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Members of Nhapende Dialogue Club during their final session in Inhassunge, Zambezi. Photo credit: Concern Worldwide.

By Micaela Annis, Program Intern at Equimundo

With the goal of improving nutrition in Mozambique, Equimundo partner Concern Worldwide piloted a program based in group dialogue between May 2016 and October 2017. In this program, Concern Worldwide approached the issue of malnutrition among women and children by seeking to collectively address underlying social and cultural understandings of masculinity. In many cases, harmful notions of “what it means to be a man” form a barrier to proper nutrition and overall family well-being. To engage rural men and their female partners, Concern Worldwide and Equimundo developed a program, “Engaging Men in Gender Transformation to Improve Mother-Child Nutrition.” This program aims to facilitate group and community-based dialogue in order to change attitudes around gender equality and, ultimately, improve nutritional outcomes for women and children.

The “Engaging Men” project was piloted in 17 communities across the Zambezia and Manica provinces in Mozambique in July of 2016. In the spring of 2017, an additional eight dialogue clubs were added in response to positive feedback and local interest. A study of the 25 groups finds that the program was highly effective for female and male dialogue club members, as well as for their communities. Both quantitative and qualitative findings reveal notable improvements in attitudes about gender equality, an increase in the equitable division of household labor, and an increase in in female household and financial decision-making.

The dialogue club portion of the project was designed by Equimundo to engage men in a 14-week long curriculum to challenge and change harmful gender norms. In Mozambique, each dialogue club had around 20 members, or ten couples. Each weekly session was about two hours long and focused on a variety of aspects of family and marital life.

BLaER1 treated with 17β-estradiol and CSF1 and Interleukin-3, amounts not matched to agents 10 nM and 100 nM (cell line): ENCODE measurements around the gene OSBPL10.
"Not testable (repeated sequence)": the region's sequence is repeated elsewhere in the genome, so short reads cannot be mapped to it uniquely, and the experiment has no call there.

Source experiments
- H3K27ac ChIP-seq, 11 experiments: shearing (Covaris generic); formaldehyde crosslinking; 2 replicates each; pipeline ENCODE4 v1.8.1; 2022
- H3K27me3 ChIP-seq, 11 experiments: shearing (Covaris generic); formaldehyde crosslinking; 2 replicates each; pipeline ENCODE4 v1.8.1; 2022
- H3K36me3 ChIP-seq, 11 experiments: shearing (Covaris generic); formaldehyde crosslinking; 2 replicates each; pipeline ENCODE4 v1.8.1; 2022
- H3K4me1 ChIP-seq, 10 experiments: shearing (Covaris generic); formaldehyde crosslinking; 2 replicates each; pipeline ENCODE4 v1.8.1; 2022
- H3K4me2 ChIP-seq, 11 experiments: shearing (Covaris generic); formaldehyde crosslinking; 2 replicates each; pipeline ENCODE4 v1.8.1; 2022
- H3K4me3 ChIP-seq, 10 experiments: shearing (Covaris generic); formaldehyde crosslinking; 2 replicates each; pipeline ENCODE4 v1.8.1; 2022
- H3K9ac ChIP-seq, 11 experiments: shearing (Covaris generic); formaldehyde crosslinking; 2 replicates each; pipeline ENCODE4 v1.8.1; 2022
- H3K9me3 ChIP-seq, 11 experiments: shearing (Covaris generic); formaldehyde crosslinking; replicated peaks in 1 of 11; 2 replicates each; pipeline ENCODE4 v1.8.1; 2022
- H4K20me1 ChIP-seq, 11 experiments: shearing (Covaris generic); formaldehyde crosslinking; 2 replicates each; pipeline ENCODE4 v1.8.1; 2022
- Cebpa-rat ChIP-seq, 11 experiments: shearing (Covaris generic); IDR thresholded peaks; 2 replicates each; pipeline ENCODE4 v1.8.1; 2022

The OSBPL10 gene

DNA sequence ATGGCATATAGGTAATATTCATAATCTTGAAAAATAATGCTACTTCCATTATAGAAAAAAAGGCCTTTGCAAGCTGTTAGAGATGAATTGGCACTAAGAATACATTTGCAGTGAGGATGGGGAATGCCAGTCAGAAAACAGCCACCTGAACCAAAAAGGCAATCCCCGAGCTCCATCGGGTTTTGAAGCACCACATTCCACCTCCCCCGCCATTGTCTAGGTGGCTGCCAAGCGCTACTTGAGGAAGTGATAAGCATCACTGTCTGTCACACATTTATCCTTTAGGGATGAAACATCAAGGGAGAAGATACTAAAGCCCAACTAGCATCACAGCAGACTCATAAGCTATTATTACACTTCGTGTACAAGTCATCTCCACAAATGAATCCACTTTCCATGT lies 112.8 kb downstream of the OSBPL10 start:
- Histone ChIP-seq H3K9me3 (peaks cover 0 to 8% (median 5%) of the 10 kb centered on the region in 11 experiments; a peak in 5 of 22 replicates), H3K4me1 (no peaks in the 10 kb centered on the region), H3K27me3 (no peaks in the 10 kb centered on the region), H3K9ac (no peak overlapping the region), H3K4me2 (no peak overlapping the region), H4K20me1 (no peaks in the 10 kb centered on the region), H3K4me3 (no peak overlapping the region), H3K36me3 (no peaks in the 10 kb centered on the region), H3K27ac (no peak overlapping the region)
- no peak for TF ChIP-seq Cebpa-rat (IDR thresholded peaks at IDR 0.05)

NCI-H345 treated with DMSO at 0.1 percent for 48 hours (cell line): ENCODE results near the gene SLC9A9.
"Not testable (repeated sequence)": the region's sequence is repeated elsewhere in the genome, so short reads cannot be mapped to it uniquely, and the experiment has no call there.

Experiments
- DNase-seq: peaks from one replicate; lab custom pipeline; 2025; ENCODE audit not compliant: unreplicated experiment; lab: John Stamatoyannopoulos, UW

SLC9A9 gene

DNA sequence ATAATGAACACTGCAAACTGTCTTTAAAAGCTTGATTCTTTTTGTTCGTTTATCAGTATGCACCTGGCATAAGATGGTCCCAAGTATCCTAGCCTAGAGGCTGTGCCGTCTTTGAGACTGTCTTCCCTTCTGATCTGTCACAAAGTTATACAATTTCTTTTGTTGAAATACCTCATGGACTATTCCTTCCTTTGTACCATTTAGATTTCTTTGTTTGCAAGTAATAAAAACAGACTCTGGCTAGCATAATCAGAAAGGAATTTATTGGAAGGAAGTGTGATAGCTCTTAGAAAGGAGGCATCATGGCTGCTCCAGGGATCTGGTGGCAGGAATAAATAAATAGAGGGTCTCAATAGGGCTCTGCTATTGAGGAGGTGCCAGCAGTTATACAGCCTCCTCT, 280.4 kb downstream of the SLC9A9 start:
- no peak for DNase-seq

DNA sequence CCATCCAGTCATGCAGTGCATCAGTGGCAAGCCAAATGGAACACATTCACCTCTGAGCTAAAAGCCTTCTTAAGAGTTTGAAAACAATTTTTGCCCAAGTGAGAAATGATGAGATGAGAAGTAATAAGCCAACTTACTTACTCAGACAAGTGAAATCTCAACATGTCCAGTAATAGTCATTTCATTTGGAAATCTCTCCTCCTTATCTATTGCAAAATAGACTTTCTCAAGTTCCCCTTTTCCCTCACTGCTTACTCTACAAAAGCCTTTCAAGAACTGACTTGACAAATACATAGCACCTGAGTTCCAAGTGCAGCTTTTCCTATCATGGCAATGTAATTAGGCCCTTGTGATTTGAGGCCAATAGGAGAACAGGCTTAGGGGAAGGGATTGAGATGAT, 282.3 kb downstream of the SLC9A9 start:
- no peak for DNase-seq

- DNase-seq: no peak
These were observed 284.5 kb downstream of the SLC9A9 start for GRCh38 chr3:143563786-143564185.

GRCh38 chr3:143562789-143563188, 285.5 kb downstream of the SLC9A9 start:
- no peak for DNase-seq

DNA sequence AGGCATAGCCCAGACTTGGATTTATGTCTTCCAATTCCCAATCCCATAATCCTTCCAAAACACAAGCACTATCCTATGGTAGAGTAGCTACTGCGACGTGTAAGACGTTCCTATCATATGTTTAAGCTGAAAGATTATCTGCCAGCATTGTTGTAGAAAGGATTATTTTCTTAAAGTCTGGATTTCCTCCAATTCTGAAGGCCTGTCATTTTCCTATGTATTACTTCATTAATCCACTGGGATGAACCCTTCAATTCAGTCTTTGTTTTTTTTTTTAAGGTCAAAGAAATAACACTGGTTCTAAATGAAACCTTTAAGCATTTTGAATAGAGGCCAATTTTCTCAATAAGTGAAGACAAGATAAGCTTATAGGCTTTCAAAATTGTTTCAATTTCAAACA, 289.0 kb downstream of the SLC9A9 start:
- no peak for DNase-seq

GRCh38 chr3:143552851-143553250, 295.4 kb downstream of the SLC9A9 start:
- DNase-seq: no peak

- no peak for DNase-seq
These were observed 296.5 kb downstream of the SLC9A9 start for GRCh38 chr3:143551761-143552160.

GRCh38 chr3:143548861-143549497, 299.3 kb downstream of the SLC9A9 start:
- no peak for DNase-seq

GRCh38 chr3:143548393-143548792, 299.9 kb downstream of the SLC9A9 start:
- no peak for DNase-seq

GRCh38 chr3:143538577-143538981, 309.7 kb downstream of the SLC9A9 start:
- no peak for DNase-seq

A survey of the participants was conducted both before and at the end of the 14 sessions. The survey highlights four key indicators of success: gender attitudes, household decision-making, financial decision-making, and division of labor within the home. Analysis of this data reveals that the dialogue club made a significant impact across these areas.

The Gender Role Attitude Score was measured via numerical scores assigned to 33 questions/responses. For this indicator, 10 is a very positive score (corresponding to attitudes that are highly supportive of gender equality). Through the dialogue clubs, gender role attitudes shifted from slightly negative to slightly positive.

There were more significant changes across the three additional indicators, including the gendered division of labor and general household decision-making. At the end of the program, according to the evaluation, 86 percent of households reported greater sharing of household decision-making around finances, and 69 percent of households reported a more equal division of labor. In both categories, men reported slightly more positive results than women did.

The qualitative interviews also revealed positive changes with regard to violence against women. In fact, program participants who were interviewed reported that all forms of conflict declined dramatically. Women reported feeling that they have more autonomy in the household, while men reported understanding that managing finances should be a shared task, along with household chores and decision-making.

Overall, this program shows promise in promoting healthier and more equitable household and relationships in rural Mozambique.

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